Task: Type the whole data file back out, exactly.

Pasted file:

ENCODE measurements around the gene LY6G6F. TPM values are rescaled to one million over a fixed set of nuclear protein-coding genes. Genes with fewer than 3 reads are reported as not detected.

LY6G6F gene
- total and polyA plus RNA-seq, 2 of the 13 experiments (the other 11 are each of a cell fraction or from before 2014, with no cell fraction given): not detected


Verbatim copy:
ENCODE measurements around the gene LY6G6F. TPM values are rescaled to one million over a fixed set of nuclear protein-coding genes. Genes with fewer than 3 reads are reported as not detected.

LY6G6F gene
- total and polyA plus RNA-seq, 2 of the 13 experiments (the other 11 are each of a cell fraction or from before 2014, with no cell fraction given): not detected